Why I don’t like this pick: Before the Bengals took Muckelroy, I had 4 guys rated higher still on my board. Cam Thomas, John Connor, Ricky Sapp, and Mitch Petrus. I understand why we didn’t take Thomas, we just drafted a DT, and the 4th round may be too high for a FB like Connor. Muckelroy has to get stronger, and he looks sounds like a perfect MLB. I thought the Bengals wanted Rey Maualuga to eventually move to MLB, so where does this leave Muckelroy? He could play strong side LB, but his smarts are comparable to Dhani Jones, and I bet the Bengals would like to keep their smart players inside so they can call the plays in the defensive huddle.

  Rookie Impact: Muckelroy’s impact as a rookie might be very minimal. Its not that he’s not ready for the pro game. Its just that the Bengals are very deep at LB. So look for Muckelroy to make his impact on special teams in behind the scenes in the film room.

  Grade: C+   I gave them low value for this pick because I liked Ricky Sapp more at OLB, and I thought Guard was a bigger need at this point in the draft. 

 

5th round ( 152nd Overall) Otis Hudson – G – 6′ 5″ 312 lbs – Eastern Illinois

  Why I like this pick:  Because I think our offensive line coach Paul Alexander is one of the best in the league, I believe he can turn this guy into a starter in a few years. Hudson has everything we like in an offensive lineman. He is big, has played offensive tackle, and can run block. Hudson is from Eastern Illinois, thats Mike Zimmer’s Alma matter, so I’ll bet they got some inside information and were advised to check this guy out. Hudson played RT in college for a left hand QB, so he was protecting the blind side. 

  Why I don’t like this pick:  The value was terrible. Hudson was rated as a free agent pickup by most scouts. He played at a small school. Played defensive tackle his first 2 seasons. He is a project, that could take 2 years to see the field. I also though Safety Larry Asante would be a better pick at this point.

  Rookie Impact: None. Hudson wont see the field as a rookie. He will come into camp as the backup to the 34 year old Bobbie Williams and will be groomed to be his eventual replacement.

  Grade: C-  Very bad value with this pick. Could have taken him in the 6th or 7th round. I understand taking a player early if you really want him, but this was a big reach. No Rookie impact lowers this grade more. I like Hudson, but I wish we could have taken him later in the draft.

 

6th Round ( 191st Overall) Dezmon Briscoe – WR – 6′ 2″ 207 – Kansas

  Why I like this pick:Tremendous Value. Some teams had Briscoe rated as a 3rd-4th round prospect. Briscoe was very productive at Kansas. He doesn’t have great speed, but he is a natural route runner, good in and out of his breaks for a taller WR, and knows hows to get separation from defensive backs. Briscoe looks to gain extra yardage after the catch, and is very competitive when the ball is in the air.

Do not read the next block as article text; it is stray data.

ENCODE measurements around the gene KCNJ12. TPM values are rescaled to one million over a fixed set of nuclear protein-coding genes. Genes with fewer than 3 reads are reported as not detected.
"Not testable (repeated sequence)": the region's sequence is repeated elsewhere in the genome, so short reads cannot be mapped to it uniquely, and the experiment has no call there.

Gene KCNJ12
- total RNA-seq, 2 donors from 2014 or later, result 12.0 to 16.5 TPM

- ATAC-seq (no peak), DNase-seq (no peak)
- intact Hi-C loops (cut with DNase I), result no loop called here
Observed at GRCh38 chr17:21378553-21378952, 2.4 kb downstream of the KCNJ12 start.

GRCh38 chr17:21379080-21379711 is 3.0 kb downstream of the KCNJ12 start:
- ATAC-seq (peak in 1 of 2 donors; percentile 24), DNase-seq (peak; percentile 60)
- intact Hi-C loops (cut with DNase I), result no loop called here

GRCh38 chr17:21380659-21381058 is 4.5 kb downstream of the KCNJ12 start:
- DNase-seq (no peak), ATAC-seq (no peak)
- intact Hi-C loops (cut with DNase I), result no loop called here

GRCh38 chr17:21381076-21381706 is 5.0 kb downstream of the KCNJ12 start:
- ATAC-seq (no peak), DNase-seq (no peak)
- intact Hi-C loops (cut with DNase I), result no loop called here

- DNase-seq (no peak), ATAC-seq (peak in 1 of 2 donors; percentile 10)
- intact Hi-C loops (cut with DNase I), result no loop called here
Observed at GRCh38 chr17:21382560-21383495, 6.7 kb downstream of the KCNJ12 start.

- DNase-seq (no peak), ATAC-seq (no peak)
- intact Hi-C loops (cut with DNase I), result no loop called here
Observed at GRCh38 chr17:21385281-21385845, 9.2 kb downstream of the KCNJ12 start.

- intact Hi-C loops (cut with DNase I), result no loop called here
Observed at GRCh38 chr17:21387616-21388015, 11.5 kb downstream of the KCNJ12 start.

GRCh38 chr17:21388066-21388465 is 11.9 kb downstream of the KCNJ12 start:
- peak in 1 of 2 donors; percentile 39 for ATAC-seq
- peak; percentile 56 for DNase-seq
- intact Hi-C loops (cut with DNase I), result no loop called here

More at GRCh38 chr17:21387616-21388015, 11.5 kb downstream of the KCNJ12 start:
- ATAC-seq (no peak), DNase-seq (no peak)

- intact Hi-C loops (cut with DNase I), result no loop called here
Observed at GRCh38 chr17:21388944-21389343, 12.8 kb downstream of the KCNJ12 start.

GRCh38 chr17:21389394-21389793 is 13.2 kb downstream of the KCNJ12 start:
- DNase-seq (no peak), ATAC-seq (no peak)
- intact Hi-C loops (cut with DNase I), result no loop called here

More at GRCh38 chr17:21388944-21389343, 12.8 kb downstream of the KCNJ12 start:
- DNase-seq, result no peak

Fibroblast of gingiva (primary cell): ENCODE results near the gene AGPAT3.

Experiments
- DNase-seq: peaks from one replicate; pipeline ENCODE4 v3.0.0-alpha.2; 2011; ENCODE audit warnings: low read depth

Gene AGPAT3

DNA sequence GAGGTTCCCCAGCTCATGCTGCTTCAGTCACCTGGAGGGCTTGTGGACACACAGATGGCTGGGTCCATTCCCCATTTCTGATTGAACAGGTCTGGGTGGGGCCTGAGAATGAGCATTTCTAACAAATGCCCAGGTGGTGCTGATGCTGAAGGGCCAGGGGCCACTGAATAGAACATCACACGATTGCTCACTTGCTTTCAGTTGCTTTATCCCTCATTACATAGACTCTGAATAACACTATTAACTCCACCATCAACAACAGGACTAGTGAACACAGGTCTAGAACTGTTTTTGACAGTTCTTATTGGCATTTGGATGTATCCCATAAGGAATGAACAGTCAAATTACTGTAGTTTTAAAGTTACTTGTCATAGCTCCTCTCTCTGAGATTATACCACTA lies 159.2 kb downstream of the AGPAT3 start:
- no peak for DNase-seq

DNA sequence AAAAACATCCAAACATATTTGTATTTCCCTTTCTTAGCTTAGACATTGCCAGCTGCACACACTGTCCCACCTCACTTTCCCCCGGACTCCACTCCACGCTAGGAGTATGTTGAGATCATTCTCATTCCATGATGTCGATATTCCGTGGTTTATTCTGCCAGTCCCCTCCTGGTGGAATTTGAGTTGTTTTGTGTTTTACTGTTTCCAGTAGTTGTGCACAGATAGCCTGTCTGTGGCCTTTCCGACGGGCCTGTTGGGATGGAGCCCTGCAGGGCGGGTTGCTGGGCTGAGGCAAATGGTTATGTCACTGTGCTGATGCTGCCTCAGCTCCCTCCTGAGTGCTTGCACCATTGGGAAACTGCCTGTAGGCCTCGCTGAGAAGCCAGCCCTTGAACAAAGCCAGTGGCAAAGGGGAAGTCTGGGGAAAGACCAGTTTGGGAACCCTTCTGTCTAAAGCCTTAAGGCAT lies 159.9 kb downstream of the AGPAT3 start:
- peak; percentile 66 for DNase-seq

Why I don’t like this pick: Briscoe has a tough road ahead of him to make this team. The Bengals could keep 6 WRs and that would increase his chances of making the final cuts. If he makes the team, I don’t know if he will ever develope into a #1 WR, but he could be a solid #2 WR.  I thought we would take a RB somewhere in the latter rounds. With players like James Starks and Charles Scott still on the board, another WR surprised me. 

  Rookie Impact: Briscoe has to make the team first. If he does, then he will have to find a way to make an impact on special teams is he wants to be active on game days.

  Grade: B   Great Value, But not the biggest need

 

7th round ( 228th Overall) Reggie Stephens – G/C – 6’3″ 313lbs – Iowa State

  Why I like this pick:  Stephens adds depth to the interior of the line. Hes a natural leader and he played well against Ndamakoung Suh. 

  Why I don’t like this pick: Stephens has practice squad written all over him. He isn’t a great fit for our zone blocking run scheme. He has heavy feet, and doesn’t look like he hustles all the time. 

  Rookie Impact: Almost none. Look for Stephens to make the practice squad.

  Grade:  C  It’s the 7th round, go ahead and just pick anybody right? I would have liked to see us take a developmental QB or a RB that has a chance to actually make a team without somebody getting injured.